Evelyn L. Webster, born in 1911 to Ira and Mary Webster, married George Guilford, born April 18, 1906, son of Ida M. & James D. Guilford, died June, 1979, at Pewamo.  After living on Bridge St. across from the cemetery, then off South Kent St., their last home was on Divine Highway.  Their children were:  Robert T. Guilford and Duane Guilford.  Bob, born 1932, graduated from PHS class of 1950, MSU with a degree in Horticulture, married Peg, had daughter Lynn, sons Mark and Stephen.  He worked for Farm Bureau seeds department, fertilizer and chemicals, Rehab Industries – then in a partnership – rebuilding pallets, worked in hardware stores, owned his own 19 years in DeWitt.  Duane Guilford was in Military Service, lived in California, retired in Las Cruces, NM.  Three marriages, no children. 


PORTLAND PUBLIC SCHOOLS ONE HUNDRED YEARS AGO

     In October 2012, we had a news item from July 1912, about a Miss Eder, who taught in Portland the previous school year and came back to visit a few days in summer with her friend, Miss Hazel Estep.  Since Eder is the married name of our sister Donna, she researched this cousin to her husband Jim.  Margaret (Marguerite) Eder of the Chelsea area later married Dick Olmstead of Portland (Orange Township).  Their descendants, of Jackson, still own the Olmstead farm on Keefer Hwy, next to the Keefer-Olmstead Cemetery.  Dick Olmstead’s sister was May Jenkins, who was a librarian in Portland.  Here is the information from a brochure Superintendent Dumas sent to Donna, listing the courses and teachers in Portland Public Schools in 1913-1914:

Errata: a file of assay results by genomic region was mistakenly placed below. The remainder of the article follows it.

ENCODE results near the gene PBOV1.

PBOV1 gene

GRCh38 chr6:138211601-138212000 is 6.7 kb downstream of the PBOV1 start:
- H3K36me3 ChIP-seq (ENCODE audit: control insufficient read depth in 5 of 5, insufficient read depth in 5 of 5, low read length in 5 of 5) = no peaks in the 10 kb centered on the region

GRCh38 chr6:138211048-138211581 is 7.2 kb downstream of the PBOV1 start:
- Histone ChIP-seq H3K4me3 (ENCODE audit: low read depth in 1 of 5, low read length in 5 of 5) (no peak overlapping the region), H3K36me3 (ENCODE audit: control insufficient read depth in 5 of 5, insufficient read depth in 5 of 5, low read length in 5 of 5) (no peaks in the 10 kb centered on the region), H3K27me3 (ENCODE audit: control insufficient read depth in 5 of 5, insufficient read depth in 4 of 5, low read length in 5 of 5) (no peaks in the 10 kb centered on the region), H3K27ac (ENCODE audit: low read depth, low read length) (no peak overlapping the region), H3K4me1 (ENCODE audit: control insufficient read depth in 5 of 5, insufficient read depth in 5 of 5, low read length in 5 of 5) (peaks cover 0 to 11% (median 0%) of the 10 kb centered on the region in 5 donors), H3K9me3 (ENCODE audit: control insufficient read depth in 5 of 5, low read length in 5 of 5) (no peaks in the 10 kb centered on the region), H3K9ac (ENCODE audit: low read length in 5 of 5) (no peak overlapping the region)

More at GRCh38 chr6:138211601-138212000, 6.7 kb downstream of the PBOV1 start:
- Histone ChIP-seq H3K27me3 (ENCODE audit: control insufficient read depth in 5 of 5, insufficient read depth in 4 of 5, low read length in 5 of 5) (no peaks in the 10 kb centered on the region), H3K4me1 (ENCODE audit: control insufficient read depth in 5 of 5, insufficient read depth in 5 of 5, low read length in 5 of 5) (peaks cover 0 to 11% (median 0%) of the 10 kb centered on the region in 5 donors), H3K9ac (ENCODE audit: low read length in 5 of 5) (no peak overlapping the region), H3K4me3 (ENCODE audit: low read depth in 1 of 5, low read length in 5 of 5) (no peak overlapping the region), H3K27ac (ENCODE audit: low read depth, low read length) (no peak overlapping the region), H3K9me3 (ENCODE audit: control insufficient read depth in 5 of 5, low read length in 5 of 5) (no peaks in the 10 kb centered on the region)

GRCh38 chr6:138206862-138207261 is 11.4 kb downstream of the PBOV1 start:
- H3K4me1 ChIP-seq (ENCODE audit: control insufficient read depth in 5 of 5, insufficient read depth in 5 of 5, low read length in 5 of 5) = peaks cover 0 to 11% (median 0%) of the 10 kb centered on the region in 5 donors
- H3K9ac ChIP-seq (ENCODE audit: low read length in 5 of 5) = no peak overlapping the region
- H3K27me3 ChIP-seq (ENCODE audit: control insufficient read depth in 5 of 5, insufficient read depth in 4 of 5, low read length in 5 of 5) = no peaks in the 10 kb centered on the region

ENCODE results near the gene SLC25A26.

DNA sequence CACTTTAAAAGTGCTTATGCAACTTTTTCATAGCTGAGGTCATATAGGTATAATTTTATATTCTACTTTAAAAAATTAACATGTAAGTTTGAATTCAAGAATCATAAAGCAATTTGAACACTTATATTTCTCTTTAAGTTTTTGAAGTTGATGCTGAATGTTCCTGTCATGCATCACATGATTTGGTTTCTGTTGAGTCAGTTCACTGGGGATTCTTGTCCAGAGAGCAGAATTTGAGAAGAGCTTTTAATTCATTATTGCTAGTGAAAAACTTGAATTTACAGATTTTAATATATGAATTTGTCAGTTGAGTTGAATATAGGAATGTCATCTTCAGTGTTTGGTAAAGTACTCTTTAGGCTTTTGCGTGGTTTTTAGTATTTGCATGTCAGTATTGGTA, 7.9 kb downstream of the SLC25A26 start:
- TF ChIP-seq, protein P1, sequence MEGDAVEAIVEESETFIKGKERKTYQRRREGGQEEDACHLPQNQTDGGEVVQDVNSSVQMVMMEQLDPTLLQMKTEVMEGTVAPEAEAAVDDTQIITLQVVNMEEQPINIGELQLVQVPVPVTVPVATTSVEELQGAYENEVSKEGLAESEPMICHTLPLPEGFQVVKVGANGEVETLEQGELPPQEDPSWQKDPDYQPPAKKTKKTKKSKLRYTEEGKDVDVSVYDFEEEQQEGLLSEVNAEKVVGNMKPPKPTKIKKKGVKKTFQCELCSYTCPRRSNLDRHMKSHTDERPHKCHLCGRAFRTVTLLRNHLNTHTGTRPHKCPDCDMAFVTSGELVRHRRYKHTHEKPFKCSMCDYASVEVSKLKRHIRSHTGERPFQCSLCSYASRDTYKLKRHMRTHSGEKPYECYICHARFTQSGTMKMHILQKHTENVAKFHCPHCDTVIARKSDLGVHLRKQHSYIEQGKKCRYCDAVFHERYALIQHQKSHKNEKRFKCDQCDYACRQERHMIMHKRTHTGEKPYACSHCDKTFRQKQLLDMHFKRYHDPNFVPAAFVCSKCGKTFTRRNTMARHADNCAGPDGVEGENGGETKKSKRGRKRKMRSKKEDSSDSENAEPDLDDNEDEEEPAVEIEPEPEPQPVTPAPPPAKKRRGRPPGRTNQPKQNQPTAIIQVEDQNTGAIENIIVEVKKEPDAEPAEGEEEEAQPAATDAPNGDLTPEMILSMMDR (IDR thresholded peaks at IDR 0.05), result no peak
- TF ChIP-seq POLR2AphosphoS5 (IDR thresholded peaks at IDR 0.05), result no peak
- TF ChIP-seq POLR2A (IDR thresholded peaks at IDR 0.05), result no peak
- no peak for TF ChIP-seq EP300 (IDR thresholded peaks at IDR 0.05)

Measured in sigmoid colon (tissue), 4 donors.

Teachers – High School: 

J. G. Gourlay, A.B. – Superintendent – Agriculture and Botany

N. C. Neilsen, A.B. –Principal – Mathematics and History

P. C. Sanford, A.B. –Assistant Principal – Science and Athletics

Ruby Nutting, A.B.—Languages

C. Luella Nissley, A. B.—English

 

     Teachers – Grammar School (Junior High or Middle School)

Reah E. Pew—English

Jessie D. Steele—Arithmetic

Laura E. Crane, B. S.—Geography and History

Alma L. Vought—Music and Drawing

 

     Teachers—Primary School

Rose McNerney—Fourth and Fifth

Effa Lockwood—Third

Carrie Martin—First and Second

 

     Teachers—West Side School

Margaret Eder—Third and Fourth

Roberta Hemmingway—First and Second

 

Course of Study – First Year—High School

First Semester—Required—Algebra, English

Elective:  Botany, Latin, Ancient History, Agriculture, Bookkeeping, Conversational German

Second Semester—Required—Algebra, English

Elective:  Botany, Latin, Ancient History, Agriculture, Business Arithmetic, Conversational German

 

Course of Study—Second Year

First Semester—Required—English